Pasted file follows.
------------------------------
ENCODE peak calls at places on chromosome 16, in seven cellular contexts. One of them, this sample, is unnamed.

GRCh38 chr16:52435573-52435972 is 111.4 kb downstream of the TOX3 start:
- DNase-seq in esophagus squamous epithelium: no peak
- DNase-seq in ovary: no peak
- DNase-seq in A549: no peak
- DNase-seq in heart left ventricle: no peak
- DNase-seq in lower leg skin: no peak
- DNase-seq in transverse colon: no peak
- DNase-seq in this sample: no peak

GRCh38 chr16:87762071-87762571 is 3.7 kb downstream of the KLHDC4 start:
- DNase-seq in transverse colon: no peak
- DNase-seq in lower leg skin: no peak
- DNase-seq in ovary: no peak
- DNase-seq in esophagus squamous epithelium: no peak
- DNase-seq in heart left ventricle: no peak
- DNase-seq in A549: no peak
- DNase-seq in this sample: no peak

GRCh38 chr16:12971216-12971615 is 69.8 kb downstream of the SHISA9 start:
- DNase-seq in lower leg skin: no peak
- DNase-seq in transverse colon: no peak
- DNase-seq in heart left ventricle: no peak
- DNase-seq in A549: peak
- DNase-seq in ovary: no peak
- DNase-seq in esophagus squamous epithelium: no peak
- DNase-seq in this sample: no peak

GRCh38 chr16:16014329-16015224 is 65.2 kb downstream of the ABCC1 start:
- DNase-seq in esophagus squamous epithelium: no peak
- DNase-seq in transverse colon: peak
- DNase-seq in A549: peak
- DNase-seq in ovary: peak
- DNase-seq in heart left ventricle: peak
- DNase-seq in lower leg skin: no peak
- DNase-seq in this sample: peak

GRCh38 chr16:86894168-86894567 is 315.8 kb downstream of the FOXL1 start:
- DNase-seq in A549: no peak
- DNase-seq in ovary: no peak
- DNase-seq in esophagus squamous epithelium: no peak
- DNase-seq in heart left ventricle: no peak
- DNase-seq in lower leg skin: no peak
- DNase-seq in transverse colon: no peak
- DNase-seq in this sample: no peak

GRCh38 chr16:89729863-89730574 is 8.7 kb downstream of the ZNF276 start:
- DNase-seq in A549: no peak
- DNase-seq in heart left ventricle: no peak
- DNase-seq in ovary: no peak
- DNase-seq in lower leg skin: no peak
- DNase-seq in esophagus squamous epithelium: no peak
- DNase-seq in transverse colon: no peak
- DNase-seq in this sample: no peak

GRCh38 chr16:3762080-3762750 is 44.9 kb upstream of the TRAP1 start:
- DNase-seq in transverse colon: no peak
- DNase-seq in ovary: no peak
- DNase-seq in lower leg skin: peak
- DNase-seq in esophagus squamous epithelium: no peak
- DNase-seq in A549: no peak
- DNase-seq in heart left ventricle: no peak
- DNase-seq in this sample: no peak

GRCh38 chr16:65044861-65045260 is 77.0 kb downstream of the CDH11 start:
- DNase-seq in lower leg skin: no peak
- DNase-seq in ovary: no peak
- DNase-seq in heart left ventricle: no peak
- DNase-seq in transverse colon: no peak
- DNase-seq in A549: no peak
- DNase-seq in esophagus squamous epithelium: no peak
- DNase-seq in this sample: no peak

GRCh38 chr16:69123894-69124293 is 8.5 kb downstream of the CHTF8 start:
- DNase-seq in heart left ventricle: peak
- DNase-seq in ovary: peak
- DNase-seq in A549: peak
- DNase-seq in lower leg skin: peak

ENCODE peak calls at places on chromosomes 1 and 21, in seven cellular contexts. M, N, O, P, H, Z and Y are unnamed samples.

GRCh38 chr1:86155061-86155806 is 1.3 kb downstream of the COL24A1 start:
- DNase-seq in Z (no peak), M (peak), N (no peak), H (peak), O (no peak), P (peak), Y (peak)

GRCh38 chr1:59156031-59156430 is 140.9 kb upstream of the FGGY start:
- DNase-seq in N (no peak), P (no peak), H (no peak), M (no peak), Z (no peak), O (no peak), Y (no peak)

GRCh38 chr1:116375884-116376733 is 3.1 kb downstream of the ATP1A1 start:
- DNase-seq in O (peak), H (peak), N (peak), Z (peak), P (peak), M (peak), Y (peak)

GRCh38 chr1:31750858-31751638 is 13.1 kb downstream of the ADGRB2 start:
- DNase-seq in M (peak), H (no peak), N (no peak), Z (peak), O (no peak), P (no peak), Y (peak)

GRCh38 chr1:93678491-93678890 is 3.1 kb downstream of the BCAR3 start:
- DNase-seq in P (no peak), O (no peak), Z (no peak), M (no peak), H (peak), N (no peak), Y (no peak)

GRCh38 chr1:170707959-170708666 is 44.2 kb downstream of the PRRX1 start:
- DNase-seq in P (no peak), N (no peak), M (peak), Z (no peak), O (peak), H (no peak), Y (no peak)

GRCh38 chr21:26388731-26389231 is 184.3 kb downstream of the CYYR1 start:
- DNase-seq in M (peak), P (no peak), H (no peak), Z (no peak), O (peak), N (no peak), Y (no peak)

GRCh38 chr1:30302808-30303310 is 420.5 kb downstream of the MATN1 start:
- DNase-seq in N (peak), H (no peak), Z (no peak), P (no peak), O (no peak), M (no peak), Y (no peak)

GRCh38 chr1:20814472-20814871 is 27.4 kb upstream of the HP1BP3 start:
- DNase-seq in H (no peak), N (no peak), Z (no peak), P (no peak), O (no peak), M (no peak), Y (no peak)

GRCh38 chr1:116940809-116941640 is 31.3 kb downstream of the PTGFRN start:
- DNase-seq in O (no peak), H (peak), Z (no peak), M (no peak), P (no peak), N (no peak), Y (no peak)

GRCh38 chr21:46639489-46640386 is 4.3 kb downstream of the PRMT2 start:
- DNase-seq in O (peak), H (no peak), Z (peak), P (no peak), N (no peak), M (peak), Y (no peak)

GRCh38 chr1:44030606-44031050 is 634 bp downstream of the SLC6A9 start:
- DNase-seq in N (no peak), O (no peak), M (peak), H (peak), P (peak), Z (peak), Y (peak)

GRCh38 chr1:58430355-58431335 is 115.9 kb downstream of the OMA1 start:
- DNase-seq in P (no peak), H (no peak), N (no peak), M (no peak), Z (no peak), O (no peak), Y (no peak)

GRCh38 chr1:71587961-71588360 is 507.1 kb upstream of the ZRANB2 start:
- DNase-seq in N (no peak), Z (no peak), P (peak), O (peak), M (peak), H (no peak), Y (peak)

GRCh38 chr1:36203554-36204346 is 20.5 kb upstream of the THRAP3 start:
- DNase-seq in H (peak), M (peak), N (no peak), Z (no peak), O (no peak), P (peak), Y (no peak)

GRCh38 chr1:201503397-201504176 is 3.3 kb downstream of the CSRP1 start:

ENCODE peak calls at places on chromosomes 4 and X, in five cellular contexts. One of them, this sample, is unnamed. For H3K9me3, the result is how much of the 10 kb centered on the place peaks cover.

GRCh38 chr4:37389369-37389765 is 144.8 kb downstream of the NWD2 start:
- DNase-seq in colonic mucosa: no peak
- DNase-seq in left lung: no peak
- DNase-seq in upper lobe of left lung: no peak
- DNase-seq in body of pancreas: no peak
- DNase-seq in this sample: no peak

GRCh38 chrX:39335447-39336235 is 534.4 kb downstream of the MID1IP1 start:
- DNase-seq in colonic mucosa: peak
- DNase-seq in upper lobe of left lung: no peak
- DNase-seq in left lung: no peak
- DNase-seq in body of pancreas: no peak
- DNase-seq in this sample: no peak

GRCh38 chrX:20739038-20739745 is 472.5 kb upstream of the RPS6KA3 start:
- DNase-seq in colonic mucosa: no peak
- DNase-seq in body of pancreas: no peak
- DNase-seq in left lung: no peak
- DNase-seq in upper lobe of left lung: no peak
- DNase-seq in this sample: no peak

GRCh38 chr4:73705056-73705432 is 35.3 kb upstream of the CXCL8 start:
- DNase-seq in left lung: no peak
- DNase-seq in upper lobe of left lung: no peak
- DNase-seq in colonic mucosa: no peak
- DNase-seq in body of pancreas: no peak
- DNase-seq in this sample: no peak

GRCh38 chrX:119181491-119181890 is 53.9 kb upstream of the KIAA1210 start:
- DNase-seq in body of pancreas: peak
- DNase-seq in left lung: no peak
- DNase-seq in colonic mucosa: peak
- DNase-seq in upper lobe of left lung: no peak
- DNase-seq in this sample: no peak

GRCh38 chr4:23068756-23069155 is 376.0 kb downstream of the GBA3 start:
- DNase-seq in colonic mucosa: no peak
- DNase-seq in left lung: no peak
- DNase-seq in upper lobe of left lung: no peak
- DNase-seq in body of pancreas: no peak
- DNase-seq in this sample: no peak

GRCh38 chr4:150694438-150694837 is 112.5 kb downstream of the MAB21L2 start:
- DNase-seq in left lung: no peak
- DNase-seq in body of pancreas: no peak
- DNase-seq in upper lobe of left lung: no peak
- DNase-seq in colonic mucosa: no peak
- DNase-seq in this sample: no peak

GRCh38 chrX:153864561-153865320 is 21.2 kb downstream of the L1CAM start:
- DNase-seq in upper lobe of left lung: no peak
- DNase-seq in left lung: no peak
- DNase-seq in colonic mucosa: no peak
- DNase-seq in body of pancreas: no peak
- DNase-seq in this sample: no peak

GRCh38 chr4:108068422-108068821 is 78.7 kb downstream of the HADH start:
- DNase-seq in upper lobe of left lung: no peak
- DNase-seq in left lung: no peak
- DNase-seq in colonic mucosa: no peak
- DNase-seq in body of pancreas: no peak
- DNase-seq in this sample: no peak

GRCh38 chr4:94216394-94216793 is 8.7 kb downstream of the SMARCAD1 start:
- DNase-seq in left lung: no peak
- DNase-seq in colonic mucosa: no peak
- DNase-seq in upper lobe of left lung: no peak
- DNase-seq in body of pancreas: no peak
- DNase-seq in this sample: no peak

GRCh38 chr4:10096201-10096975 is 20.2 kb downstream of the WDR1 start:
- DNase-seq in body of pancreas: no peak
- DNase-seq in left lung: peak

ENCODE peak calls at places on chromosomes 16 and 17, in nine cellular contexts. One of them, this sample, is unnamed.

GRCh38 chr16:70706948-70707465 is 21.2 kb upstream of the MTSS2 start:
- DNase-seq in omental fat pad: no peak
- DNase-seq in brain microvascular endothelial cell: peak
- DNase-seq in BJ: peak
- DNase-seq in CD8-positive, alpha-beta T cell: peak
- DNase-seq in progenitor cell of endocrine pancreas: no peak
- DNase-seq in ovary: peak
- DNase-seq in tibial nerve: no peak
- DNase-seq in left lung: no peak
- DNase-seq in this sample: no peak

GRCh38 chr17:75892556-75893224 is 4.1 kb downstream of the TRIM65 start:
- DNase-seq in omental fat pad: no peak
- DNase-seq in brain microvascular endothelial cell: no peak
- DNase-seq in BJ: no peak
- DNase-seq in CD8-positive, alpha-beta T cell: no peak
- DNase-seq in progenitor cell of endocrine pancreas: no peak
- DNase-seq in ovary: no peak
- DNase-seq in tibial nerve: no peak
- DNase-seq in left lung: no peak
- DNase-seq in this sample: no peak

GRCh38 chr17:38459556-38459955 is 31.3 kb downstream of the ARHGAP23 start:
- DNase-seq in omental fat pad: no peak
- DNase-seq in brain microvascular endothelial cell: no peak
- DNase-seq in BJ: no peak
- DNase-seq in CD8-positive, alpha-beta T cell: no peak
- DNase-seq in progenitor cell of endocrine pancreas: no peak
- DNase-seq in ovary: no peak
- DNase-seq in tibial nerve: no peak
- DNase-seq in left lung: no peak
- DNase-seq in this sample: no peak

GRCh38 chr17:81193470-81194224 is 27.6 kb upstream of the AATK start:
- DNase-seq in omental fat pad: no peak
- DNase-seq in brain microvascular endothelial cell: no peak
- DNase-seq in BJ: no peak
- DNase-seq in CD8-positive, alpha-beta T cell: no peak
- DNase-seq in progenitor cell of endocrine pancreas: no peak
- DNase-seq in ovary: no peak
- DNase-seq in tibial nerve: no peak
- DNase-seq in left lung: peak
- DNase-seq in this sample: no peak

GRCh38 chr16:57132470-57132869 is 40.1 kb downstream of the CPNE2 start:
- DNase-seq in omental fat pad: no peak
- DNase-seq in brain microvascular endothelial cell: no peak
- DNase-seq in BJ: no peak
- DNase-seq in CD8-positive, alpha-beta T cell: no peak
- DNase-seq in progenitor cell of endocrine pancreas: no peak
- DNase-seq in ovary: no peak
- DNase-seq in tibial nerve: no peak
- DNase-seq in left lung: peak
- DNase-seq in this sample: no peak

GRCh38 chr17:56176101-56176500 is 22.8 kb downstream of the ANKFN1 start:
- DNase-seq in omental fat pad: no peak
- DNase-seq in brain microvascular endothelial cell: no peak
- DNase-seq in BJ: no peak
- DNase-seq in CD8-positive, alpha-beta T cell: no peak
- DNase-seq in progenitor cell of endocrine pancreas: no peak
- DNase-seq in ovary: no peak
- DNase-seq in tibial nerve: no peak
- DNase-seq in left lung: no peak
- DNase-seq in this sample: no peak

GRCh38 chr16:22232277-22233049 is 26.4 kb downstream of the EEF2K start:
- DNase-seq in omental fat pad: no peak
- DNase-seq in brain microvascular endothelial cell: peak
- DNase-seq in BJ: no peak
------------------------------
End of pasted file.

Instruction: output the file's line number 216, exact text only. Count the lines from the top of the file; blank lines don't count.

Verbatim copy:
- DNase-seq in left lung: peak